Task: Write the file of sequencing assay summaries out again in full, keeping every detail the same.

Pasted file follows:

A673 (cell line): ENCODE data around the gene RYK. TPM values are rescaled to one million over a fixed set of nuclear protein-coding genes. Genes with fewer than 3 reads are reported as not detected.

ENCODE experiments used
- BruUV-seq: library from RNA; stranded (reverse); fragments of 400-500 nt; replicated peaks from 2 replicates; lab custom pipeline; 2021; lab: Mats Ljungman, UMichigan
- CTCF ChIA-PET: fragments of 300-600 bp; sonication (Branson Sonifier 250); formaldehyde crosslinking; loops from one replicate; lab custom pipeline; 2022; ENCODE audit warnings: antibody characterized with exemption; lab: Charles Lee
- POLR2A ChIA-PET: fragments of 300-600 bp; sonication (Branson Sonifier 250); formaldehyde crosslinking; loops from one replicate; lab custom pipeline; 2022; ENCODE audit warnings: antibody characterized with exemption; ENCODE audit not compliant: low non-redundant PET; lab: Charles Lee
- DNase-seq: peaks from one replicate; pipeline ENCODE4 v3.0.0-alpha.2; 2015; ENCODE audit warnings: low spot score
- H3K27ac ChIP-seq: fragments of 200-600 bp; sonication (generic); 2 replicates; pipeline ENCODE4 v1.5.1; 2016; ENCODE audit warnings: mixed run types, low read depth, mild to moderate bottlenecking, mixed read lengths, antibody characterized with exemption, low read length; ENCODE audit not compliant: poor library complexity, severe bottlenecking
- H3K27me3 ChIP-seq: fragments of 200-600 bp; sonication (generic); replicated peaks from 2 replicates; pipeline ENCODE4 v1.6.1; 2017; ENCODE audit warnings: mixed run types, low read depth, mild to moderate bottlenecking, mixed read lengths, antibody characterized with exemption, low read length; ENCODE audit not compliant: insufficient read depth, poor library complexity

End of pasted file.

A673 (cell line): ENCODE data around the gene RYK. TPM values are rescaled to one million over a fixed set of nuclear protein-coding genes. Genes with fewer than 3 reads are reported as not detected.

ENCODE experiments used
- BruUV-seq: library from RNA; stranded (reverse); fragments of 400-500 nt; replicated peaks from 2 replicates; lab custom pipeline; 2021; lab: Mats Ljungman, UMichigan
- CTCF ChIA-PET: fragments of 300-600 bp; sonication (Branson Sonifier 250); formaldehyde crosslinking; loops from one replicate; lab custom pipeline; 2022; ENCODE audit warnings: antibody characterized with exemption; lab: Charles Lee
- POLR2A ChIA-PET: fragments of 300-600 bp; sonication (Branson Sonifier 250); formaldehyde crosslinking; loops from one replicate; lab custom pipeline; 2022; ENCODE audit warnings: antibody characterized with exemption; ENCODE audit not compliant: low non-redundant PET; lab: Charles Lee
- DNase-seq: peaks from one replicate; pipeline ENCODE4 v3.0.0-alpha.2; 2015; ENCODE audit warnings: low spot score
- H3K27ac ChIP-seq: fragments of 200-600 bp; sonication (generic); 2 replicates; pipeline ENCODE4 v1.5.1; 2016; ENCODE audit warnings: mixed run types, low read depth, mild to moderate bottlenecking, mixed read lengths, antibody characterized with exemption, low read length; ENCODE audit not compliant: poor library complexity, severe bottlenecking
- H3K27me3 ChIP-seq: fragments of 200-600 bp; sonication (generic); replicated peaks from 2 replicates; pipeline ENCODE4 v1.6.1; 2017; ENCODE audit warnings: mixed run types, low read depth, mild to moderate bottlenecking, mixed read lengths, antibody characterized with exemption, low read length; ENCODE audit not compliant: insufficient read depth, poor library complexity